I talk about punk rock and how we made our own world all the time, it’s an important part of my origin story and I apply the lessons and learnings from that to almost everything I do to this day. And there’s no simple narrative here, that world still exists but is also different. We aren’t kids anymore, and a bunch of old guys sitting around talking about their glory days gets obnoxious real quick. Nostalgia has it’s place, but it can’t be everything. You (and I mean me) still need to look ahead, to what is next, not just what came before. I think about this often when I’m playing guitar alone in my bedroom because I’m an almost 50 year old who still does that. But I’m not playing old cover songs, partially because I don’t know how, I’m trying to do something new. And that helps.
I think of myself as a community person, and there are all these communities I used to spend time in, and for one reason or another I don’t anymore. Mostly because I’m no longer physically near them, and I wonder how the next generation of people who grew up with friends online rather than in person will view things kind of thing. I often think about how when asked about why he left the Bujinkan, an old martial arts instructor of mine Charles Daniel replied “Who says I left? Maybe I just graduated.” I don’t know that I agree someone could ever “graduate” but I also liked that way of thinking, he was still doing “stuff” it was just different “stuff” and he brought with him everything he learned up to that point, the old stuff forever informing the new stuff.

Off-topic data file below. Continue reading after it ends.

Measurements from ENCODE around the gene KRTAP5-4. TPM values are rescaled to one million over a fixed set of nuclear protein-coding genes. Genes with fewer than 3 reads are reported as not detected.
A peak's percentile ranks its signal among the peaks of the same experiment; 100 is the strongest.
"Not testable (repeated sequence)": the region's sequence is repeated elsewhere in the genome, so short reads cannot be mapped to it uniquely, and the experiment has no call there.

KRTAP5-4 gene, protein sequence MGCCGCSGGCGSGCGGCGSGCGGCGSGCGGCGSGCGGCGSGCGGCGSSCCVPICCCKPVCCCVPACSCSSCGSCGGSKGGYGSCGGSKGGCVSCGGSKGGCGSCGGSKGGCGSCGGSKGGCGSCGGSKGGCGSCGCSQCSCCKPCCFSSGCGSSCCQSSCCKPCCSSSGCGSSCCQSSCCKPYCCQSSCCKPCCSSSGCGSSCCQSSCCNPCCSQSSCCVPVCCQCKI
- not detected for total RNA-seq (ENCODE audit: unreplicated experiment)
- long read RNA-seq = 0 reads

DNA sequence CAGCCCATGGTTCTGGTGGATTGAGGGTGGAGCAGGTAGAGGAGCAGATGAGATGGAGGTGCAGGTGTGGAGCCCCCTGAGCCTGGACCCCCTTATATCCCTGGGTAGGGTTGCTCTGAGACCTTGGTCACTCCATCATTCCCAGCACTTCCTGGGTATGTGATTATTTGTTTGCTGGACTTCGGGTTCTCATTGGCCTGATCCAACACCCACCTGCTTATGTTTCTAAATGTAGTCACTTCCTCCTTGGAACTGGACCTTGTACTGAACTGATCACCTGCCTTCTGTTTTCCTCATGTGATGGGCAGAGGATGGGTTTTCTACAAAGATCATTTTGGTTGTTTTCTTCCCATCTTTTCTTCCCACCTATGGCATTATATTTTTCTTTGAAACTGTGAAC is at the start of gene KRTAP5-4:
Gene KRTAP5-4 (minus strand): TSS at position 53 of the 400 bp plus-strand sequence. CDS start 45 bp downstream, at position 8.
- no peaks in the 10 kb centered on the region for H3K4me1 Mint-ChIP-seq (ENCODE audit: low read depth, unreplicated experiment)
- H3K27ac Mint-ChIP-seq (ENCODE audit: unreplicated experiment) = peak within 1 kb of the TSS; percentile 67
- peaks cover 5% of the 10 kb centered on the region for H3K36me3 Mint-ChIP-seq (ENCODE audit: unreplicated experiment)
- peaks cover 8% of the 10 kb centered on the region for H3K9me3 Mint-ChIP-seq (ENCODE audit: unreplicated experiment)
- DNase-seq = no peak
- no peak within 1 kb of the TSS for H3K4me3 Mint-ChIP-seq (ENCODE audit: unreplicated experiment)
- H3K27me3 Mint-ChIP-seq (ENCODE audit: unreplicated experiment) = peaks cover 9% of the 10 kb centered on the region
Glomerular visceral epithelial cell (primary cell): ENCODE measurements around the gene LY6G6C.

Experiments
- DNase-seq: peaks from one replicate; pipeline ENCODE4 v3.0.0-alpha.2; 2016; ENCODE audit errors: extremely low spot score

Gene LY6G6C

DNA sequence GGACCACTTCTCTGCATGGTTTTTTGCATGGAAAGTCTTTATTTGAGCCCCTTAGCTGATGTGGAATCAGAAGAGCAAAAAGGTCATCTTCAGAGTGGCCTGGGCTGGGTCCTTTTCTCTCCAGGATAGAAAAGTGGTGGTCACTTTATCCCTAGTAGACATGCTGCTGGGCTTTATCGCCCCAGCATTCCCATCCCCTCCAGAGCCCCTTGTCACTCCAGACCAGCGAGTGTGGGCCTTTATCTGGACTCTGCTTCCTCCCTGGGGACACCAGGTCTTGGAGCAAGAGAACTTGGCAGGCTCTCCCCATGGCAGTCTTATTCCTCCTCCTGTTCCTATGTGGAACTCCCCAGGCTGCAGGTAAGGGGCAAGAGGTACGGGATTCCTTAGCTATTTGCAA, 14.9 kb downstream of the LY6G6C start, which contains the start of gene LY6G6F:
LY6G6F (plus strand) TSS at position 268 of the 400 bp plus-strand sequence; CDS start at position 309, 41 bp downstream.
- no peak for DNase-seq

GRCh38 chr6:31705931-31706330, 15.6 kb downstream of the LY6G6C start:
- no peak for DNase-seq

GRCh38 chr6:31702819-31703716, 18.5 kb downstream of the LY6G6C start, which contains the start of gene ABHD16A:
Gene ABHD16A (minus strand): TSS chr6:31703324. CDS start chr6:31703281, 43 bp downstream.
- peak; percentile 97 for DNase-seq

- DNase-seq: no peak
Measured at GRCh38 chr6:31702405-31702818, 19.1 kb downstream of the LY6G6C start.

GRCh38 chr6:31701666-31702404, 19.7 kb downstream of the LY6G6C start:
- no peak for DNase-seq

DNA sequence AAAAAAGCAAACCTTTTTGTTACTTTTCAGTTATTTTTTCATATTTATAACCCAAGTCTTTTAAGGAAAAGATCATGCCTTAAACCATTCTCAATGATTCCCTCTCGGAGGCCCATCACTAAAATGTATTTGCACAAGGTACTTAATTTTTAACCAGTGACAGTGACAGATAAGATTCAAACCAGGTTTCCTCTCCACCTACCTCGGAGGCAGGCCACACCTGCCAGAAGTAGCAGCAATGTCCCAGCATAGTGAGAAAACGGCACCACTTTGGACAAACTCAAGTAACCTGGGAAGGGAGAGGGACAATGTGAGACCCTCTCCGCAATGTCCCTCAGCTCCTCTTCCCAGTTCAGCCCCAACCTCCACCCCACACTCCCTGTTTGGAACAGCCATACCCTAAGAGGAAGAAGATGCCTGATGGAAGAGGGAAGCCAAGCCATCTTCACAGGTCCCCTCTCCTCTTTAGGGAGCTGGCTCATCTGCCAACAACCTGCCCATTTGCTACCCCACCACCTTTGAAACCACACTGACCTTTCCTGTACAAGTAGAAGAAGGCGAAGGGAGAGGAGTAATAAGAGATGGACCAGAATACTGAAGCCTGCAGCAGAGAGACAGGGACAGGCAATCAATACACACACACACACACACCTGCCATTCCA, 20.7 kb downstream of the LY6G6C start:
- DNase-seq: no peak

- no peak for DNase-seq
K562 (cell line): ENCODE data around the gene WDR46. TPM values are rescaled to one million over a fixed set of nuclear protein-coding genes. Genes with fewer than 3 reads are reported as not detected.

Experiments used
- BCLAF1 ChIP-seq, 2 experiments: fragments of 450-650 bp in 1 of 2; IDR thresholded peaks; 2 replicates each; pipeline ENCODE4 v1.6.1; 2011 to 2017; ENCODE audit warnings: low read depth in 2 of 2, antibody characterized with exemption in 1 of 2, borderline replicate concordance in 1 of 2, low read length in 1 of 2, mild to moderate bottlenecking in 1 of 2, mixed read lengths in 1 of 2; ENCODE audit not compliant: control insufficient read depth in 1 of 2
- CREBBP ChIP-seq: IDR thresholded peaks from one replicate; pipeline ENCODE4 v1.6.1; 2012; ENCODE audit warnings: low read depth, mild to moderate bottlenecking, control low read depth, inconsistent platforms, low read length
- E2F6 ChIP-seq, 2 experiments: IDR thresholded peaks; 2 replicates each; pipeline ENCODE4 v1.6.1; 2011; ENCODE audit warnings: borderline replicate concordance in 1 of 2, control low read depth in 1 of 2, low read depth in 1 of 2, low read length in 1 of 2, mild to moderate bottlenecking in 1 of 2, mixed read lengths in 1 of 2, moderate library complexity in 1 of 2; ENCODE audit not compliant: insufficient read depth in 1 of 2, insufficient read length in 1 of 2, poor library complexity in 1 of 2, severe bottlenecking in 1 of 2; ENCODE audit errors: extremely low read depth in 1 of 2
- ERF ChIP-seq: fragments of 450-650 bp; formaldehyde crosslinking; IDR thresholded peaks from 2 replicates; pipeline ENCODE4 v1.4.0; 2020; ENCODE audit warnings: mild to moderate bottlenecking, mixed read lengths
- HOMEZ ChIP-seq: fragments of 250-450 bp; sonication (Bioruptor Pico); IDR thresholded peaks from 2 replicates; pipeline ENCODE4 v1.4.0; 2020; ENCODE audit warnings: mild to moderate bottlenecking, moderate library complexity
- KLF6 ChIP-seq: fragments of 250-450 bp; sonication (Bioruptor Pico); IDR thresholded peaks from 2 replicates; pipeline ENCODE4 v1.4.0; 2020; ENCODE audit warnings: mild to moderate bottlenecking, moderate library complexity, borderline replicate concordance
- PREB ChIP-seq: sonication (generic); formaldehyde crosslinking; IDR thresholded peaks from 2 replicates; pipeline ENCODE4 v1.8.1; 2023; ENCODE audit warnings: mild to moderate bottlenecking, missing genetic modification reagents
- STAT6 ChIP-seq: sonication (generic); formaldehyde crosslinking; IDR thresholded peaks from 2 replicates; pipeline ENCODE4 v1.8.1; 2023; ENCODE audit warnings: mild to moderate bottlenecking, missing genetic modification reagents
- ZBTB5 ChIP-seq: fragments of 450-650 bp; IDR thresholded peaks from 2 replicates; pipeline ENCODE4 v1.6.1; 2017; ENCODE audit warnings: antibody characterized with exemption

So in the end I didn’t do something that I knew I’d enjoy because I knew it would also make me feel bad, and the next day I find myself wishing I had but also knowing why I didn’t. Sometimes everything makes sense, more often it doesn’t.